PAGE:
Figure 1: Changes in water-filled pore space (WFPS %) during the experiment. Triangles, squares, and circles are small, medium, and large aggregates, respectively. The errors were standard deviations (). The arrows express the timings for urine application and three simulated heavy rains.
3.2. Loss of Inorganic-N from Soils

The aggregate size and the urine treatments had a significant effect () on the total amount of -N lost from 2.5 cm depth of soil. There was no interaction between the aggregate size and the urine treatments on the total amount of -N leached (Figure 2(a)). According to Tukey’s multiple comparison tests, when compared to the control soils, soils treated with cow urine (urine, urine_Na, and urine_NaNa) lost a significantly larger amount of -N for all the aggregate sizes (Figure 2(a)). When averaged across the aggregate sizes and the urine treatments, the amount of -N lost from soils was the largest after the 3rd simulated rain event, when compared to the 1st and the 2nd simulated rain events. The added Na+ significantly decreased the amount of -N loss by 41% only in the large aggregates when applied at the highest concentration (urine_NaNa) compared to the urine only treatment.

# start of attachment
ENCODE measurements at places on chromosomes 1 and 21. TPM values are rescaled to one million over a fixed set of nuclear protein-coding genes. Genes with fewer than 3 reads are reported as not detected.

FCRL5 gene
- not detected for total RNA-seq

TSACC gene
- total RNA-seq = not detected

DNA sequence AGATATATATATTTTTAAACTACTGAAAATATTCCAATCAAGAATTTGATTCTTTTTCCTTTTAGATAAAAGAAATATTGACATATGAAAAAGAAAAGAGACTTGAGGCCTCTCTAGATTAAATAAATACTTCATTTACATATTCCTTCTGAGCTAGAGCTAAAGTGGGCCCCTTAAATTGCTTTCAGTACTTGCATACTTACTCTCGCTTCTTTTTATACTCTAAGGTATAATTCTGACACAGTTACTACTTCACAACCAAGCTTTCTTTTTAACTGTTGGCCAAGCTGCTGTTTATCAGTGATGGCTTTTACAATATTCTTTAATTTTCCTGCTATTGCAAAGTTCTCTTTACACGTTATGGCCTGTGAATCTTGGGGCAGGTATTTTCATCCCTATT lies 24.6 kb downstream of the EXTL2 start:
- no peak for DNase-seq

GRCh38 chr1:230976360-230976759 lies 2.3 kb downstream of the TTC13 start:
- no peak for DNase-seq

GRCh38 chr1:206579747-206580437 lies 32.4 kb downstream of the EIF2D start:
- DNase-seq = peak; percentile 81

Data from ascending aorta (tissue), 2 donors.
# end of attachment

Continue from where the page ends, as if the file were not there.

Figure 2: The amount of nutrient loss from soil cores after simulated rain events. Different coloured bars indicate the nutrient loss after each simulated rain treatment. The loss of (a) -N and (b) -N was shown in separate figures. The error bars indicate standard deviations ().